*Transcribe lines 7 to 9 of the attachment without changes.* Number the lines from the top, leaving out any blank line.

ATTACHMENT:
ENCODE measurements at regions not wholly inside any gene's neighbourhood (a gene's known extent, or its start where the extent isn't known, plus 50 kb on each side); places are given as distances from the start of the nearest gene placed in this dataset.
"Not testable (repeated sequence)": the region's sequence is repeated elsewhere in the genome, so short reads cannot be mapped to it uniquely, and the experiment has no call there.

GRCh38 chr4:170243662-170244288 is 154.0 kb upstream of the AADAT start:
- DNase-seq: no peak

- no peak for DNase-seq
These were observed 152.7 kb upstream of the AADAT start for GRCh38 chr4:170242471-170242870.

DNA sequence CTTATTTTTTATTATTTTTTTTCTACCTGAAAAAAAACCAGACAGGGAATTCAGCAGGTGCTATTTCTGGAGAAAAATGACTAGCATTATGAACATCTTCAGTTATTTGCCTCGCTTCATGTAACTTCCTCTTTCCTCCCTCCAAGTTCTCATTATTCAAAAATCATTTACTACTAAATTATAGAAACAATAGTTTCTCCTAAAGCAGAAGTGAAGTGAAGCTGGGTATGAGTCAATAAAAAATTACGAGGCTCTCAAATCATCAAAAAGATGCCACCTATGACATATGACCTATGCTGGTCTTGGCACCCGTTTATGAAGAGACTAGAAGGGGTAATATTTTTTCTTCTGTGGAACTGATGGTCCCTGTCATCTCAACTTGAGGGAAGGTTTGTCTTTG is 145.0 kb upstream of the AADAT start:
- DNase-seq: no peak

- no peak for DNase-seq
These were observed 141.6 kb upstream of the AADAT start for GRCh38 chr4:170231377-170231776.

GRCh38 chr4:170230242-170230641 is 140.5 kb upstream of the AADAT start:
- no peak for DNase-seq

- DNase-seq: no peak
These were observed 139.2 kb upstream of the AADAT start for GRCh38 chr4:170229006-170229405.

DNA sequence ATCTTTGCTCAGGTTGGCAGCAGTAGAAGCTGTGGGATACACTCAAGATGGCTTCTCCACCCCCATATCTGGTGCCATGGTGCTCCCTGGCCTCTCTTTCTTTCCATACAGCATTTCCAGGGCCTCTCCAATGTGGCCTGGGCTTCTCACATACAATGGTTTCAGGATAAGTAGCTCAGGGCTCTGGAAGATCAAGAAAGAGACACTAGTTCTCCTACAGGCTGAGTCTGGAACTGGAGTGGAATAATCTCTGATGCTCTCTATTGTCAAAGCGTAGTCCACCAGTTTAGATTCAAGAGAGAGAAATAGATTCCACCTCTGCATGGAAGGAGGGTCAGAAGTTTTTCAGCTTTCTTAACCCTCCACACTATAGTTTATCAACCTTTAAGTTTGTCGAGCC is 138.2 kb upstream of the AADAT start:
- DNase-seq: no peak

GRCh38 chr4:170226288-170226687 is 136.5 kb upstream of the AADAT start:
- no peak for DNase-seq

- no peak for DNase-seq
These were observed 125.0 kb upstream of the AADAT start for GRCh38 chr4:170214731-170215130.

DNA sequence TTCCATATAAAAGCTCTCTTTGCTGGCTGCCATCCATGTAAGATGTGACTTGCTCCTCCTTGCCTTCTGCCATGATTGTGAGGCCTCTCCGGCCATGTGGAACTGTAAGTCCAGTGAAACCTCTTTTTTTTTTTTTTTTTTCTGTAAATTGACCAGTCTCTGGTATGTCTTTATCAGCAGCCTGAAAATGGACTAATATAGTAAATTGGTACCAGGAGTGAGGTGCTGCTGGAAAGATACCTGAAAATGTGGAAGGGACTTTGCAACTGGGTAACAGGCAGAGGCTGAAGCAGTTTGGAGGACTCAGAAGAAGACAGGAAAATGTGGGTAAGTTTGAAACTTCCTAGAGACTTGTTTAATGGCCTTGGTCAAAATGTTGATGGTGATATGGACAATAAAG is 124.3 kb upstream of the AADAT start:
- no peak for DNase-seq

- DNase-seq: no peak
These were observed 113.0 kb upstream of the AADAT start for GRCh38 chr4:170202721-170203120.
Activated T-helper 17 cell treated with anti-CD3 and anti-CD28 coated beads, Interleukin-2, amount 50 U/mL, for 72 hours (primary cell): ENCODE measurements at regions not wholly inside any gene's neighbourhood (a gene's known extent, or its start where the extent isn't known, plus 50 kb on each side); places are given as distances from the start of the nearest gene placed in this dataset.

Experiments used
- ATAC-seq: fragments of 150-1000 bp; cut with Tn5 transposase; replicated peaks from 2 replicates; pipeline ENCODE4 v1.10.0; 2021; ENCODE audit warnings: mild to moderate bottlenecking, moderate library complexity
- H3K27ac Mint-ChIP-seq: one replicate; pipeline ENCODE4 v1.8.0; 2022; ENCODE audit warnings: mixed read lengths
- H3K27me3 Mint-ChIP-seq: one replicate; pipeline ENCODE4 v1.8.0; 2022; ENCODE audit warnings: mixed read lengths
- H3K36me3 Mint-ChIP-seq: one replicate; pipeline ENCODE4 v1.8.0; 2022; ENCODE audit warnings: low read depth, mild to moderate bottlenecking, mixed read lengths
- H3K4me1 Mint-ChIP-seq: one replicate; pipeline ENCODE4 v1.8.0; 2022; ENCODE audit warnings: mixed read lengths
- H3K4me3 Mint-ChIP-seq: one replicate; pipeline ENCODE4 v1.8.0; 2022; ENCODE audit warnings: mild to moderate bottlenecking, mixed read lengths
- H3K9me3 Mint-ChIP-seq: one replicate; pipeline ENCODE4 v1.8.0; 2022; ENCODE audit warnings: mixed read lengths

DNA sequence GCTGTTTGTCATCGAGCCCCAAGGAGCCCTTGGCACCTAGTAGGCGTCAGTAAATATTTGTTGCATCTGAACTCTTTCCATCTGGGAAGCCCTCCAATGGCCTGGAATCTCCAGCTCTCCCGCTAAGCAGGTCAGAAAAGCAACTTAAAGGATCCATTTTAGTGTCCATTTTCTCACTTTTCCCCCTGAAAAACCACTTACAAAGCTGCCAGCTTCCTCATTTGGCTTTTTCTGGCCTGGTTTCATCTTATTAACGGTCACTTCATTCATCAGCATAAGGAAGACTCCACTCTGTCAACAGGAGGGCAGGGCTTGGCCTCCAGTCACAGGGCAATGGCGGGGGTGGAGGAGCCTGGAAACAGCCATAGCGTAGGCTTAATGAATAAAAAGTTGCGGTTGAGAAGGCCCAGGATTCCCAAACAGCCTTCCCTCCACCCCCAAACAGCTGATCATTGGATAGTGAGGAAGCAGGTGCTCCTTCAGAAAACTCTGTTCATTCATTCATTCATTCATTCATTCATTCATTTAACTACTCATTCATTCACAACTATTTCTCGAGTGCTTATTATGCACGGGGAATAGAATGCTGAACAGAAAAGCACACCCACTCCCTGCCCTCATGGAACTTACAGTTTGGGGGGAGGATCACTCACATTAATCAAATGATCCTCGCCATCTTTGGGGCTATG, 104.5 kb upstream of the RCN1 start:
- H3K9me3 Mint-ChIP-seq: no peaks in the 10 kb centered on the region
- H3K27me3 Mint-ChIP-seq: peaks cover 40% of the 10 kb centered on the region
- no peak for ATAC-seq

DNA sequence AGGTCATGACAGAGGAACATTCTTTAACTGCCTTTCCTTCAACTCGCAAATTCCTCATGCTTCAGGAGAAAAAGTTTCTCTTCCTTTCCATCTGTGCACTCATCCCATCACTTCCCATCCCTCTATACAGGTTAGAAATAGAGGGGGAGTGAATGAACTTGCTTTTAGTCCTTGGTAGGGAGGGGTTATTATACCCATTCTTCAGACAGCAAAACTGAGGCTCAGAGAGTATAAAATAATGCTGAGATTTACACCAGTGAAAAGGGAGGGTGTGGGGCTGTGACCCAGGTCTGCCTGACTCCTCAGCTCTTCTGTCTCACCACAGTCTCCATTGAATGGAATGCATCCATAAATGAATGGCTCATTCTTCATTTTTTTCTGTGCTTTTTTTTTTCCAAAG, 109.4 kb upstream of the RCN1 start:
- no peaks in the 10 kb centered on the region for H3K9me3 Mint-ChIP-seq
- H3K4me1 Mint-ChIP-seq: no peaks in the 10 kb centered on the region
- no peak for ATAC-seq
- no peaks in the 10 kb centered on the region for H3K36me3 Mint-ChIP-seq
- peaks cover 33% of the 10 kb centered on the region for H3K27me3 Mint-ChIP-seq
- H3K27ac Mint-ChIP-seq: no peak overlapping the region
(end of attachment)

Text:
DNA sequence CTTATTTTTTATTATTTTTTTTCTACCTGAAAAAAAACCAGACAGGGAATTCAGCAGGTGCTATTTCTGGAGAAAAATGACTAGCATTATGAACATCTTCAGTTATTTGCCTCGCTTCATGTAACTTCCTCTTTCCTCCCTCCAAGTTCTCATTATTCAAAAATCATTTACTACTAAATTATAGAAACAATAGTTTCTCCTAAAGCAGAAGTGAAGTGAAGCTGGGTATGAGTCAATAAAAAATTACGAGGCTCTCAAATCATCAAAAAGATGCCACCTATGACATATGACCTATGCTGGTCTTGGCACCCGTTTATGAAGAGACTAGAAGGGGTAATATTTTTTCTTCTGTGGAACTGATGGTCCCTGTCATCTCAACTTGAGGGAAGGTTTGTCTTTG is 145.0 kb upstream of the AADAT start:
- DNase-seq: no peak

- no peak for DNase-seq